Peace negotiations[edit]

From January 13 to January 18, 1005, the two sides worked out a peace treaty. Some sources say this was in 1004 because of evidence that it happened prior to the New Year on the Chinese lunar calendar. While the Liao initially sought a territorial concession in Guannan, this demand was eventually abandoned. The terms of the treaty included:

  1. The Song would give the Liao an annual tribute of 200,000 bolts of raw silk and 100,000 taels of silver.
  2. The State Finance Commission were to deliver these tributes to Hsiung-chou.
  3. Civilians and the military would abide by the present territorial boundaries.
  4. Neither side would give robbers or bandits who had fled arrest.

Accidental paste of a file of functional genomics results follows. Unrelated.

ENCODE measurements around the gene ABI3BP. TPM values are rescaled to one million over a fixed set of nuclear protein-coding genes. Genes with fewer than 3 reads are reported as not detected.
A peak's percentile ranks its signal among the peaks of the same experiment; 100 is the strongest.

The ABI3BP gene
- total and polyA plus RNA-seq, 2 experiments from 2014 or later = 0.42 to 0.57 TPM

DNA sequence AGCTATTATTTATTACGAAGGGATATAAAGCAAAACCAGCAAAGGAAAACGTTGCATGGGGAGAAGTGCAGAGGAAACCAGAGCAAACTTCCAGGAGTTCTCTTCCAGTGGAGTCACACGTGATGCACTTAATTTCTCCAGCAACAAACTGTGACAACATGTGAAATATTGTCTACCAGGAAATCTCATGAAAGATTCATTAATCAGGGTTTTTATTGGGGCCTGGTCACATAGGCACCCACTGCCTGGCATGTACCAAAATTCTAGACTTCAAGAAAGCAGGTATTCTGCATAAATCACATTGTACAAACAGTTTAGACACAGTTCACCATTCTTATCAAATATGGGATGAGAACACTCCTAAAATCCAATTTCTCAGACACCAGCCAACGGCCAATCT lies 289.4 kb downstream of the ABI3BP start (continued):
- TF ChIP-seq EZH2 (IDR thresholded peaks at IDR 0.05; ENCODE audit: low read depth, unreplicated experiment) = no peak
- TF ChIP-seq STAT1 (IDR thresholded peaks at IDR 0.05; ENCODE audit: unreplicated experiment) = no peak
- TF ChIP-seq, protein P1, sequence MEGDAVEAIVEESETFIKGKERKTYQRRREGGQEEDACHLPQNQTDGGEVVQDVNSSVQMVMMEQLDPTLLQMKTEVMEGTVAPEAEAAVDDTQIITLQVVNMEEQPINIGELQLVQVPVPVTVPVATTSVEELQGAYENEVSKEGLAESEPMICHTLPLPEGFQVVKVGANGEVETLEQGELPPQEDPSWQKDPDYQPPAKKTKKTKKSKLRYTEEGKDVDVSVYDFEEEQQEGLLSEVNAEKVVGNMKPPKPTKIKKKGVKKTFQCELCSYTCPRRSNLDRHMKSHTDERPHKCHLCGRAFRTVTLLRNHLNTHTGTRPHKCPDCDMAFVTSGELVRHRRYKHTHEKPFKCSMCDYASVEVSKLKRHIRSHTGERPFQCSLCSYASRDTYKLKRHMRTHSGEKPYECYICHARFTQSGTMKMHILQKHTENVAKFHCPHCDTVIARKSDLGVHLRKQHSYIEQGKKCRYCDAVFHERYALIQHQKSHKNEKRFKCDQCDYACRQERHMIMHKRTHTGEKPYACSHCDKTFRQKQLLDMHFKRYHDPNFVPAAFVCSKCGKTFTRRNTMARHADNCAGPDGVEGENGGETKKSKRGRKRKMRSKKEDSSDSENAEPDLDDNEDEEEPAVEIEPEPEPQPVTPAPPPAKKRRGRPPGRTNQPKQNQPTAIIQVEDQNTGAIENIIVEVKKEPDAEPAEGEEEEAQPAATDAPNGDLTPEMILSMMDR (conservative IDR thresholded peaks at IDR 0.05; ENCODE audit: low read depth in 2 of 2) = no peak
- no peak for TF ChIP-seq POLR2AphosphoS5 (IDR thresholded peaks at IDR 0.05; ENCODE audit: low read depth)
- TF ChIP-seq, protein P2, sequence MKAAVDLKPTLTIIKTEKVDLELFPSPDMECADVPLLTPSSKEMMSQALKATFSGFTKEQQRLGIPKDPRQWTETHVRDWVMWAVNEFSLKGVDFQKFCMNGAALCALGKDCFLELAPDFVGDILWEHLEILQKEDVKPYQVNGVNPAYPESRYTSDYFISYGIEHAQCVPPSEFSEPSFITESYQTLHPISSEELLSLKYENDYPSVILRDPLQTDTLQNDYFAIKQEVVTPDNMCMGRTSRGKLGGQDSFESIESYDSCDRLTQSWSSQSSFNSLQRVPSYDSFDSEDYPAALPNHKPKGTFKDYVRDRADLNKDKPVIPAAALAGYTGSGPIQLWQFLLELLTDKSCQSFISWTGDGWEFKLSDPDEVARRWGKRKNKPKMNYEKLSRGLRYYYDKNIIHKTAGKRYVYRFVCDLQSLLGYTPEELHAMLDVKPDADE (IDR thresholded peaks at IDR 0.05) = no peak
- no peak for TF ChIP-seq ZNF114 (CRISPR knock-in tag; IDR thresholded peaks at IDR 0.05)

5. Neither the north nor the south would grant licenses to sow or reap furrowed fields.
  6. All moats and walls already in existence could be kept up but no new ones could be established.
  7. Neither side would make requests outside of this treaty.

Afterward, the two imperial families recognized their equal status by addressing one another in familiar terms. For example, the Liao Emperor addressed the Song Emperor as "elder brother", while the Song Emperor addressed the Liao Empress Dowager as "aunt".

Despite the Song getting an arguably more prestigious position out of the treaty, there was opposition to this treaty among the Song elite. Nevertheless, this treaty avoided any further major wars between the two states.

Wang Jizhong[edit]